|Service branch||United States Navy|
|NATO rank code||OF-10|
|Formation||December 14, 1944|
|Next lower rank||Admiral|
Fleet admiral (abbreviated FADM) is a five-star flag officer rank in the United States Navy whose rewards uniquely include active duty pay for life. Fleet admiral ranks immediately above admiral and is equivalent to General of the Army and General of the Air Force.
Although it is a current and authorized rank, no U.S. Navy officer holds it presently. Only four men have ever held the rank: William D. Leahy, Ernest King, Chester W. Nimitz, and William Halsey Jr. Leahy, King, and Nimitz were promoted to the rank in December 1944, followed by Halsey in December 1945. While all four men effectively retired in the late 1940s, the rank of fleet admiral is for life. The last active fleet admiral was Nimitz, who died in 1966.
Main article: Admiral of the Navy
The Navy originally had an established precursor 5-star rank of Admiral of the Navy, that was superior to Admiral. The rank used the 1867 regulation Admiral insignia. This rank was established and given only to Admiral George Dewey, in recognition of his victory at Manila Bay in 1898. On March 2, 1899, Congress passed Pub. L. 55–378 approving the creation of the rank. The Senate confirmed Dewey's promotion to that rank on March 14, 1903, and he was officially promoted to Admiral of the Navy on March 24, 1903, with a retroactive date-of-rank of March 2, 1899. The congressional act also stipulated that upon Dewey's death, the rank would cease to exist. Dewey died on January 16, 1917, ending the Navy's use of the rank.
A proper five-star rank of fleet admiral was created in 1944 in order to give United States military officers comparable rank to five-star officers of allied nations. The rank of fleet admiral was created by an Act of Congress for four officers to hold on a temporary basis under Pub.L. 78-482 on December 14, 1944. The rank was made permanent for the four individual holders by Pub. L. 79–333 on March 23, 1946. Although Congress authorized the promotion of Omar Bradley to the five-star rank of General of the Army in 1950 while serving as Chairman of the Joint Chiefs of Staff so that he would be of the same rank as General of the Army Douglas MacArthur, the theater commander in Korea, there has been no new legislation authorizing the use of the rank of fleet admiral since 1946.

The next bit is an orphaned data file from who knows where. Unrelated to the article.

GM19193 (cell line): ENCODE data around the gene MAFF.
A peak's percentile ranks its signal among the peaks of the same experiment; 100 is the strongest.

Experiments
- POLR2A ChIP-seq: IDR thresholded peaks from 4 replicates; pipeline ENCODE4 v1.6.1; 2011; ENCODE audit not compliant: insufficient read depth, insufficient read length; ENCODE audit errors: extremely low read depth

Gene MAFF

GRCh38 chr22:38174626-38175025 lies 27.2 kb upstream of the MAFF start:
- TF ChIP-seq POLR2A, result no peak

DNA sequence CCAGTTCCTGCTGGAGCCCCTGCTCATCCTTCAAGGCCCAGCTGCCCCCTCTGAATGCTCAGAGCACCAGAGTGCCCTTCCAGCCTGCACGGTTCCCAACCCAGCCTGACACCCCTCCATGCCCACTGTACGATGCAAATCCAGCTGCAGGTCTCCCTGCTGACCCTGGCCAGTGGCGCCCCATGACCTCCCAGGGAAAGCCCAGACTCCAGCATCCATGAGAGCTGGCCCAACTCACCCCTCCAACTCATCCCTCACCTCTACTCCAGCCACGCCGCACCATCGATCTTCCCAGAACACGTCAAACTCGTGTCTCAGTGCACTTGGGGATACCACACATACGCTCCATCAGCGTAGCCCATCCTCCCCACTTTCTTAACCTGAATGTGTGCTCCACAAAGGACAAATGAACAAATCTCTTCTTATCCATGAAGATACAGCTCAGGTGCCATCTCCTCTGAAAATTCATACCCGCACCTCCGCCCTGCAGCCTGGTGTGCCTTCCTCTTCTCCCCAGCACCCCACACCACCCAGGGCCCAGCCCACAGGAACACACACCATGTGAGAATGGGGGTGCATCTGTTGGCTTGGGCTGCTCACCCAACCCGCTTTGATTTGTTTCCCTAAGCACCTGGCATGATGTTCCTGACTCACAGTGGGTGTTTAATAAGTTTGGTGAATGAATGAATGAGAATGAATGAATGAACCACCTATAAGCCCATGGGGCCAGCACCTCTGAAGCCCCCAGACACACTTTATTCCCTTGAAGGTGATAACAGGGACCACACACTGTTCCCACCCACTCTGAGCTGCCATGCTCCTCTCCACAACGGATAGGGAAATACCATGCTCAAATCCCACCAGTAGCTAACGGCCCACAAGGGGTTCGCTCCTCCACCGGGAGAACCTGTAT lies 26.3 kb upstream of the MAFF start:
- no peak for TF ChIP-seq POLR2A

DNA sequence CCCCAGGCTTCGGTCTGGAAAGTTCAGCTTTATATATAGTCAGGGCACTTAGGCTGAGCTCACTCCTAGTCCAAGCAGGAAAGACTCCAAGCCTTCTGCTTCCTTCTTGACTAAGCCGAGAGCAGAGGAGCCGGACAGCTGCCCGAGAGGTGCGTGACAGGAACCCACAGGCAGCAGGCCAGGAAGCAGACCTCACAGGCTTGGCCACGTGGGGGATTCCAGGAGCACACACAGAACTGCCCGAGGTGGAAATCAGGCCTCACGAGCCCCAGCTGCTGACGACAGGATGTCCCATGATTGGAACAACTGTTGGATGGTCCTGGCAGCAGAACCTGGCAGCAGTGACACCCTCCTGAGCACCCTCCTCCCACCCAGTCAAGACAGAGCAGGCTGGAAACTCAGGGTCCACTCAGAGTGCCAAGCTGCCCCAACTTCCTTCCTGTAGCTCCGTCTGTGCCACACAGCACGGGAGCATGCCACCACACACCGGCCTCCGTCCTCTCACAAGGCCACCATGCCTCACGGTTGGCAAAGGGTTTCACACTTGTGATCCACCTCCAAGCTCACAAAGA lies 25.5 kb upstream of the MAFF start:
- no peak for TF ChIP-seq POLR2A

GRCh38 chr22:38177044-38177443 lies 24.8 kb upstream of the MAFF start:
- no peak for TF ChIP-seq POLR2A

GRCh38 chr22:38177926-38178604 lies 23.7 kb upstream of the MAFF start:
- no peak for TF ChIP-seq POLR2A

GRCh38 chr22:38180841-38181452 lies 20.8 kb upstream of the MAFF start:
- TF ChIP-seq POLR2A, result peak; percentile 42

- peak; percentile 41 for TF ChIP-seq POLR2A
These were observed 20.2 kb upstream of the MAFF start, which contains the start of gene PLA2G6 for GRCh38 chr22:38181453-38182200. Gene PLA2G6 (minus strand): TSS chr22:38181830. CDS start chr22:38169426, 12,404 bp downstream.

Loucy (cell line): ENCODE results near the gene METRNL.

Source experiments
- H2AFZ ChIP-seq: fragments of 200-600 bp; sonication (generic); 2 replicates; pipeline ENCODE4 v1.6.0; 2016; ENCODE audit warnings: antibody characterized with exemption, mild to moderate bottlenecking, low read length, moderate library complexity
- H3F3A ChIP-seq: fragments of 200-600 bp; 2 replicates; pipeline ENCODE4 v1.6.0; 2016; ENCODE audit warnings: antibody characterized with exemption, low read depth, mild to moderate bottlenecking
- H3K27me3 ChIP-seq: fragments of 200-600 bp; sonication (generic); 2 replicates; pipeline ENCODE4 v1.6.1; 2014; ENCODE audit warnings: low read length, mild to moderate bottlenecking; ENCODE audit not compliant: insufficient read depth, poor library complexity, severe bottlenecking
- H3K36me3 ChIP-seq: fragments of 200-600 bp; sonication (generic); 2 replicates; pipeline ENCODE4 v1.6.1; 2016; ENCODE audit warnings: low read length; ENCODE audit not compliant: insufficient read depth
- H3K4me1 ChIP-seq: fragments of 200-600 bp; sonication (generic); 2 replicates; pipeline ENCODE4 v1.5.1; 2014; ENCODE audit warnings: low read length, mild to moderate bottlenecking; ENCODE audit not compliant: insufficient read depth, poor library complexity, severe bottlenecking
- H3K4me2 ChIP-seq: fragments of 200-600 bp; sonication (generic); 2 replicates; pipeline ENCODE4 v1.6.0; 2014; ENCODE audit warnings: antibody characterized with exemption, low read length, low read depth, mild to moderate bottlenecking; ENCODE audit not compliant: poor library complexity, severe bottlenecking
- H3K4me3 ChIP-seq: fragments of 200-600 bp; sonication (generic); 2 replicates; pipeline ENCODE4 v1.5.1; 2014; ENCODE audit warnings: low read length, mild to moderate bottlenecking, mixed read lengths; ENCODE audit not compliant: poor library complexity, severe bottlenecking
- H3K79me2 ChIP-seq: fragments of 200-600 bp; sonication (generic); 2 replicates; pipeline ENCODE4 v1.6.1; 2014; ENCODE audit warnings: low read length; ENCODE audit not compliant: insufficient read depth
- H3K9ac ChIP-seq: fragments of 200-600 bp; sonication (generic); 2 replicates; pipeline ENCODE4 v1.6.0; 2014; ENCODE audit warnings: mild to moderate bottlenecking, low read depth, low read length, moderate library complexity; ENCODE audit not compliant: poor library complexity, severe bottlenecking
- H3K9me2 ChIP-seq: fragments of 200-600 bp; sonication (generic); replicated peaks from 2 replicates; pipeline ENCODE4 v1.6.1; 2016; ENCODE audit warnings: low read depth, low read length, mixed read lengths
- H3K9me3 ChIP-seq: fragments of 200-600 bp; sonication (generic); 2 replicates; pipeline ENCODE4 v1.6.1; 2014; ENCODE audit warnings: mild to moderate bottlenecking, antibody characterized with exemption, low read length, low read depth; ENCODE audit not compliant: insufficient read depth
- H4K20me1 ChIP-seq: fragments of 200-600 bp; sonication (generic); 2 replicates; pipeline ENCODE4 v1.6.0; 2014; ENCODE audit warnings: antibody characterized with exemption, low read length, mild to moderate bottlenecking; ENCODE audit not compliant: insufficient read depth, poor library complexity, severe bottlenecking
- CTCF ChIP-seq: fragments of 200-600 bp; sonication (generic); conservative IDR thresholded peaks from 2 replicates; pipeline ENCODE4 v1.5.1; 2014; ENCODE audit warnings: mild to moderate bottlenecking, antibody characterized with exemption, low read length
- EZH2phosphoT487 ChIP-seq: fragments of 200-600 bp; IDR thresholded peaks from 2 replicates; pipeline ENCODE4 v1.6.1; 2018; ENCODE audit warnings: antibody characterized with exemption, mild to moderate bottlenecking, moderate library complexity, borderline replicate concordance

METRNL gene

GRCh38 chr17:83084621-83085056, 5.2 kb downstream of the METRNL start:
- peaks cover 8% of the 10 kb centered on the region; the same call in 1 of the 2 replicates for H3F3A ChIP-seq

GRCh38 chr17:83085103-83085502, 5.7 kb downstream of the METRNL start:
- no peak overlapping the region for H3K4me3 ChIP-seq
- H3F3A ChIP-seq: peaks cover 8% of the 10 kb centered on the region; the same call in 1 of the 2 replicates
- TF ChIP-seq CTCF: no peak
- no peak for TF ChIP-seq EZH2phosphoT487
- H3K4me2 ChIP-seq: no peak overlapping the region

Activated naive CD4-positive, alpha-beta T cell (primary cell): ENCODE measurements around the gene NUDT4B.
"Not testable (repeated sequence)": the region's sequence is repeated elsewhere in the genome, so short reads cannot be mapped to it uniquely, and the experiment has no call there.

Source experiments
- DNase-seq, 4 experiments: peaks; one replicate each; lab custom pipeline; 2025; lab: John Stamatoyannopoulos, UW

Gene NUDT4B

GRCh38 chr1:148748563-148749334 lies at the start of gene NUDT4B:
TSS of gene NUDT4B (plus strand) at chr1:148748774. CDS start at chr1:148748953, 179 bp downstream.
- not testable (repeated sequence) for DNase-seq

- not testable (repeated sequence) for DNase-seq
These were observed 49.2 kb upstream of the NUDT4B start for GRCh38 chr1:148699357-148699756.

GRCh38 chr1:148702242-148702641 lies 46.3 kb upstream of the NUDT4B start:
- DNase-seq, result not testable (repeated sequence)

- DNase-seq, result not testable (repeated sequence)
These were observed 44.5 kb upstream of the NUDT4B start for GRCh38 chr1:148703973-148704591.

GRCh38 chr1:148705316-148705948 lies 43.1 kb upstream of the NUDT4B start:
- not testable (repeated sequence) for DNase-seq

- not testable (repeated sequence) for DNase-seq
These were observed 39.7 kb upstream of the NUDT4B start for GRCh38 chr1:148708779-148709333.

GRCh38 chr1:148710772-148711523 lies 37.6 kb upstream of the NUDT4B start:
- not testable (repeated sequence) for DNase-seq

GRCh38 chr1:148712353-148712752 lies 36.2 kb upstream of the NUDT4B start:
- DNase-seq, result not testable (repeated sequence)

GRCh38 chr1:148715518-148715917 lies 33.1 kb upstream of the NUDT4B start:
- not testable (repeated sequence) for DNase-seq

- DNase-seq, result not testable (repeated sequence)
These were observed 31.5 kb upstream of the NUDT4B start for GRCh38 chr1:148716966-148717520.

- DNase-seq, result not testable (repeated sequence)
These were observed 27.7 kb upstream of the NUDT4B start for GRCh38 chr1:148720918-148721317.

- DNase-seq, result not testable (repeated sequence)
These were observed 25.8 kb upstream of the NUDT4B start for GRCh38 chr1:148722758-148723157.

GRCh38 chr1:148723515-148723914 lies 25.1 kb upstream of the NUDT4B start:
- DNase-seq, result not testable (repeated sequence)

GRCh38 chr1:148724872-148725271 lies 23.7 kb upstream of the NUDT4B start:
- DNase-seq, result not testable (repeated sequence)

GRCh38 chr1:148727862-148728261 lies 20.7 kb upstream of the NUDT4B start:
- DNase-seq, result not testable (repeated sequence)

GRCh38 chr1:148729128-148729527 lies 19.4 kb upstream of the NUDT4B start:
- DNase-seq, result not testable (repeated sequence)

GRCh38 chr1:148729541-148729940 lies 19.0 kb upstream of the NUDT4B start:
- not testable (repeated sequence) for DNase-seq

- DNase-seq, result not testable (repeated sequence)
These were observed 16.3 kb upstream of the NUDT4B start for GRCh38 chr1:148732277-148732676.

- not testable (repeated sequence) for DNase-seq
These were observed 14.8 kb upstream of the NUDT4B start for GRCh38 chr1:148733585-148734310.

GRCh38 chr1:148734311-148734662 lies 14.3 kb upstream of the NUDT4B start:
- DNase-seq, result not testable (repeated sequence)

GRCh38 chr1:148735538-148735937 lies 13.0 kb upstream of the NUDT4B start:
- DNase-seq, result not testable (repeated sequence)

It was held during and after World War II by the following officers:
|Name||Portrait||Date of rank (age)||Retired||Deceased (age)|
|William D. Leahy||15 December 1944 (69)||March 1949||20 July 1959 (84)|
|Ernest King||17 December 1944 (66)||December 1945||25 June 1956 (77)|
|Chester W. Nimitz||19 December 1944 (59)||December 1947||20 February 1966 (80)|
|William Halsey Jr.||11 December 1945 (63)||March 1947||16 August 1959 (76)|
The timing of the first three appointments was carefully planned, such that a clear order of seniority and a near-equivalence between the services was established for the Generals of the Army promoted at the same time. George C. Marshall was promoted to General of the Army on December 16, 1944; General MacArthur was promoted on December 18, 1944; General Eisenhower was promoted on December 20, 1944, and General Arnold was promoted on December 21, 1944. He would later be laterally promoted to General of the Air Force on May 7, 1949, after the Air Force was created as a separate service as part of the National Defense Act of 1947.
The insignia for a fleet admiral is composed of five silver stars in a pentagonal design. Worn on the service dress blue uniform sleeve was a gold stripe two inches wide surrounding the sleeve two inches from the cuff with four half-inch stripes placed at 1⁄4 inch intervals. The single gold five-pointed star, one ray down, worn above the top stripe was not part of the rank, but indicated the wearer to be a line officer.